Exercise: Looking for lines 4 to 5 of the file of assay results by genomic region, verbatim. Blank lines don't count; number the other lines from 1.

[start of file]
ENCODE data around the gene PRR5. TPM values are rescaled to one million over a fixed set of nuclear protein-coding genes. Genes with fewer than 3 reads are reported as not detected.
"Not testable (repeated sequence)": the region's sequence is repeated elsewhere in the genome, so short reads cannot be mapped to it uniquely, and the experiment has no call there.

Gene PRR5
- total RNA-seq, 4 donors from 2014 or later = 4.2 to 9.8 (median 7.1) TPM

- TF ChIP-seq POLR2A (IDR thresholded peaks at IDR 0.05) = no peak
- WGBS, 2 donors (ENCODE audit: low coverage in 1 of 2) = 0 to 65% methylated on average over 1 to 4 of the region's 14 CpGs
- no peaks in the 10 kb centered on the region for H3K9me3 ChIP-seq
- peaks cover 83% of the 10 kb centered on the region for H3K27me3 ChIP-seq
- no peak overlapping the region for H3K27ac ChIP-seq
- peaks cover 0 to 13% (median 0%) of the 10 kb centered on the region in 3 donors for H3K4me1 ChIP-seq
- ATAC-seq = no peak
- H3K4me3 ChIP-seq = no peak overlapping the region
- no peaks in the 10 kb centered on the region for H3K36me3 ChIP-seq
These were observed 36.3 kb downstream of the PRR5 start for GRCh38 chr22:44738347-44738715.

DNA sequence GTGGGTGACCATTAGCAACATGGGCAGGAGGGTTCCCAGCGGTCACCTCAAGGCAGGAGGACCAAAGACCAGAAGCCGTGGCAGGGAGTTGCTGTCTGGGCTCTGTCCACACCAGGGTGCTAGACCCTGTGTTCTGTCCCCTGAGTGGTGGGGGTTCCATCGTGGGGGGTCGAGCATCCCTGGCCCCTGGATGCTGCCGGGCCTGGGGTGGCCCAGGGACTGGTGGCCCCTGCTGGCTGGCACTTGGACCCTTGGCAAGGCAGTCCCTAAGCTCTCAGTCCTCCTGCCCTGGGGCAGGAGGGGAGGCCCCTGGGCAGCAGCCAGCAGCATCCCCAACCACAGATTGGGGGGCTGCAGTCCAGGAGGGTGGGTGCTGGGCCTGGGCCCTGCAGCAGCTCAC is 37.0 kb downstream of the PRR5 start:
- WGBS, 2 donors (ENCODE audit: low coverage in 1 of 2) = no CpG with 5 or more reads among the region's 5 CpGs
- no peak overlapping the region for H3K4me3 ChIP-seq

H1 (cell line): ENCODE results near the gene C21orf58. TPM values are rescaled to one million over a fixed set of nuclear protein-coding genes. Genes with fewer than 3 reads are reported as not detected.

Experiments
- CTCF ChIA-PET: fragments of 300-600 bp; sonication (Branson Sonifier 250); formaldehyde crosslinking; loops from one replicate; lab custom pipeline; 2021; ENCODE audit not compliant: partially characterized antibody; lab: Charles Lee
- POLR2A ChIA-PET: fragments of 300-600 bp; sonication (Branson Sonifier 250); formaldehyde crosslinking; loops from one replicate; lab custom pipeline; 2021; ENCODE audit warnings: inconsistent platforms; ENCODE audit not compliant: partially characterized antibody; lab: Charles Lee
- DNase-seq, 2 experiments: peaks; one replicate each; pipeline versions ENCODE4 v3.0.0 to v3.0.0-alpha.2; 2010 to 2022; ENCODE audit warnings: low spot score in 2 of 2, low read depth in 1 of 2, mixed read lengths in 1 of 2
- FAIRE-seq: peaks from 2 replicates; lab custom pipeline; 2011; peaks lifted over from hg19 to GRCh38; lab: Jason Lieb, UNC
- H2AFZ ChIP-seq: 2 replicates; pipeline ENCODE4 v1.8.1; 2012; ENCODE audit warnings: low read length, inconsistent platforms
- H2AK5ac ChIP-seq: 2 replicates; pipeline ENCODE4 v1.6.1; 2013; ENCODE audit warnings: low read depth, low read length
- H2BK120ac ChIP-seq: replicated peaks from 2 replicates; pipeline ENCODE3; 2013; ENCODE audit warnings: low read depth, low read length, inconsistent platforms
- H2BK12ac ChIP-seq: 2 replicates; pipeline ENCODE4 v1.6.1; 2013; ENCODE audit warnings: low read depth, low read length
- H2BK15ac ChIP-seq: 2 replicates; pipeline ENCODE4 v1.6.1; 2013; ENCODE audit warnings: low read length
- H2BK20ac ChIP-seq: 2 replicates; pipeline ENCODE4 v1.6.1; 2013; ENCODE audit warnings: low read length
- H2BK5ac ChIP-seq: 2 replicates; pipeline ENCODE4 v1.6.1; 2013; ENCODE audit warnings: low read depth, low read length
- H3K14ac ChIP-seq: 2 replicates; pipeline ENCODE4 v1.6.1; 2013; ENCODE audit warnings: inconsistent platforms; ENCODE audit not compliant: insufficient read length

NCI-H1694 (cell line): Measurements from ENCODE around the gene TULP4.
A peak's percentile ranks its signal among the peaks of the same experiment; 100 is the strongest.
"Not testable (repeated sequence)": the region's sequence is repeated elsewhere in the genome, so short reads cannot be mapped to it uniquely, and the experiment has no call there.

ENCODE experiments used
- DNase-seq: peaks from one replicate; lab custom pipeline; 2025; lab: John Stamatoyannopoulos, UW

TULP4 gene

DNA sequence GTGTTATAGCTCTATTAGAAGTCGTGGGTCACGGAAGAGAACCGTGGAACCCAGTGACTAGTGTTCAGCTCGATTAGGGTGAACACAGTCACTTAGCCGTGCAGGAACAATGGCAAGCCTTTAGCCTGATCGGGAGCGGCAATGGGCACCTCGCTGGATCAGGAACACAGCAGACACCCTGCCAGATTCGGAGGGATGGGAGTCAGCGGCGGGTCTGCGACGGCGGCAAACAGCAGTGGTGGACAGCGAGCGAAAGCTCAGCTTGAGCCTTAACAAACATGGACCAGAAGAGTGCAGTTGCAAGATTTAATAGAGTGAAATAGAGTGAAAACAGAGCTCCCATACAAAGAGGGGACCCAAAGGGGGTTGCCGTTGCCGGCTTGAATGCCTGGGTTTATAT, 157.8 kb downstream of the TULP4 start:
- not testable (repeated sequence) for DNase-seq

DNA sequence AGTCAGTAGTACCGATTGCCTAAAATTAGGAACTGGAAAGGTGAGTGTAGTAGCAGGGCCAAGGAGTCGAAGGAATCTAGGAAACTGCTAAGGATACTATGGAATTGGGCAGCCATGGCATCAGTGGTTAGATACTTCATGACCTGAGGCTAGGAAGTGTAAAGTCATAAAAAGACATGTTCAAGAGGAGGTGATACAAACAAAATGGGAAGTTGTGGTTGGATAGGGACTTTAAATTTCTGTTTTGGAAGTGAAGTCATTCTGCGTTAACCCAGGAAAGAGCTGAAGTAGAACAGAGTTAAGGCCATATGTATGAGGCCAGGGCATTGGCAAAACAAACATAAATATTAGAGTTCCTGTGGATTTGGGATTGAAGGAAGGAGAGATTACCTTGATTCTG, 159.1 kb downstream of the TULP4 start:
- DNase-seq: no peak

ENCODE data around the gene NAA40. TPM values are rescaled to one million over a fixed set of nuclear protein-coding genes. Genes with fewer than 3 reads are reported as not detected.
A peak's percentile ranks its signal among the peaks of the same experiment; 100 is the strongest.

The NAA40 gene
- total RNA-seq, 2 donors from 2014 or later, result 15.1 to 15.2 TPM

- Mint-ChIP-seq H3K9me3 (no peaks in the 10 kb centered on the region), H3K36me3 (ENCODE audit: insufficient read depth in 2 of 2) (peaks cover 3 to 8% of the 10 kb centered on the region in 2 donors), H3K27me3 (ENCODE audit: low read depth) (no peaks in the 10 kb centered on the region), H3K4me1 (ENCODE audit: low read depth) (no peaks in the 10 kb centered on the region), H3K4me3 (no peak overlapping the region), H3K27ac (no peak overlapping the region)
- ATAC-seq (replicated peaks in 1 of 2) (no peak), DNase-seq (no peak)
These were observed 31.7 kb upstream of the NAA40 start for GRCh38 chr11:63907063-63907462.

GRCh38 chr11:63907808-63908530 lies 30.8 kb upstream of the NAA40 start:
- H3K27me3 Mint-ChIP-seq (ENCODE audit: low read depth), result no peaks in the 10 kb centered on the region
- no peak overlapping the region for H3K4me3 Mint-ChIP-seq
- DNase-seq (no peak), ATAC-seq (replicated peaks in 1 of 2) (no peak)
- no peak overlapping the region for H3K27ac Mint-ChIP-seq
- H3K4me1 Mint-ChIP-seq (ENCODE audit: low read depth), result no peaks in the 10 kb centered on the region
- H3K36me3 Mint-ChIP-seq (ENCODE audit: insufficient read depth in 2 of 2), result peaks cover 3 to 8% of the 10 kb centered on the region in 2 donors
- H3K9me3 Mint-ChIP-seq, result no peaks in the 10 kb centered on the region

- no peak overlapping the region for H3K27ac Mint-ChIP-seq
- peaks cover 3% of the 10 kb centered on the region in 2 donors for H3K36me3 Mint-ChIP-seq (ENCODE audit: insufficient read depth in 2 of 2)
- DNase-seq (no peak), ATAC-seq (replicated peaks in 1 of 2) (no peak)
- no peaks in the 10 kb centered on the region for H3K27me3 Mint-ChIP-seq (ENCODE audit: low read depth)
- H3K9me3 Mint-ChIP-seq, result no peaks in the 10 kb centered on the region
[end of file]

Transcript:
- total RNA-seq, 4 donors from 2014 or later = 4.2 to 9.8 (median 7.1) TPM

- TF ChIP-seq POLR2A (IDR thresholded peaks at IDR 0.05) = no peak